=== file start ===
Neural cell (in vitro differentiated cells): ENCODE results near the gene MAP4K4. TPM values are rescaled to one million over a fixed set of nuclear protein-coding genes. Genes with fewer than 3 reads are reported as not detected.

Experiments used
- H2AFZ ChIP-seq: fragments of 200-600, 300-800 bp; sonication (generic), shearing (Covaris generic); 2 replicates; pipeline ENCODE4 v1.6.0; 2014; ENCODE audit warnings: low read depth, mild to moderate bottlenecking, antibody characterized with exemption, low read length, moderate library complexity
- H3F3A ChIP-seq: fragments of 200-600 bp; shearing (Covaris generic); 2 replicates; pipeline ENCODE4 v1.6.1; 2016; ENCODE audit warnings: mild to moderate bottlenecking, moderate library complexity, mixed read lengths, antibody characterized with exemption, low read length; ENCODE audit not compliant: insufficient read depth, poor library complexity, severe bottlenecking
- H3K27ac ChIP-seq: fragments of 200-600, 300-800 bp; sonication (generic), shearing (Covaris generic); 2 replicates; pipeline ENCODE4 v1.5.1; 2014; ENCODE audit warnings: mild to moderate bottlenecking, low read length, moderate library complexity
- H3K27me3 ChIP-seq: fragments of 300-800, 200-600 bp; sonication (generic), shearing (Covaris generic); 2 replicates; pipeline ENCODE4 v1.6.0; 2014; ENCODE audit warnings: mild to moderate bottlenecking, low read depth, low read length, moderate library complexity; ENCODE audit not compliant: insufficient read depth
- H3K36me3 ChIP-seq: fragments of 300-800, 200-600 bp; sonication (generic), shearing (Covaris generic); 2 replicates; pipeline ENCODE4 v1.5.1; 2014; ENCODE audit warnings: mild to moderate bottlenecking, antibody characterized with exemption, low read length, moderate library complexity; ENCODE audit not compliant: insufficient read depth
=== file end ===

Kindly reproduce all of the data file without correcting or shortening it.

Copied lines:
Neural cell (in vitro differentiated cells): ENCODE results near the gene MAP4K4. TPM values are rescaled to one million over a fixed set of nuclear protein-coding genes. Genes with fewer than 3 reads are reported as not detected.

Experiments used
- H2AFZ ChIP-seq: fragments of 200-600, 300-800 bp; sonication (generic), shearing (Covaris generic); 2 replicates; pipeline ENCODE4 v1.6.0; 2014; ENCODE audit warnings: low read depth, mild to moderate bottlenecking, antibody characterized with exemption, low read length, moderate library complexity
- H3F3A ChIP-seq: fragments of 200-600 bp; shearing (Covaris generic); 2 replicates; pipeline ENCODE4 v1.6.1; 2016; ENCODE audit warnings: mild to moderate bottlenecking, moderate library complexity, mixed read lengths, antibody characterized with exemption, low read length; ENCODE audit not compliant: insufficient read depth, poor library complexity, severe bottlenecking
- H3K27ac ChIP-seq: fragments of 200-600, 300-800 bp; sonication (generic), shearing (Covaris generic); 2 replicates; pipeline ENCODE4 v1.5.1; 2014; ENCODE audit warnings: mild to moderate bottlenecking, low read length, moderate library complexity
- H3K27me3 ChIP-seq: fragments of 300-800, 200-600 bp; sonication (generic), shearing (Covaris generic); 2 replicates; pipeline ENCODE4 v1.6.0; 2014; ENCODE audit warnings: mild to moderate bottlenecking, low read depth, low read length, moderate library complexity; ENCODE audit not compliant: insufficient read depth
- H3K36me3 ChIP-seq: fragments of 300-800, 200-600 bp; sonication (generic), shearing (Covaris generic); 2 replicates; pipeline ENCODE4 v1.5.1; 2014; ENCODE audit warnings: mild to moderate bottlenecking, antibody characterized with exemption, low read length, moderate library complexity; ENCODE audit not compliant: insufficient read depth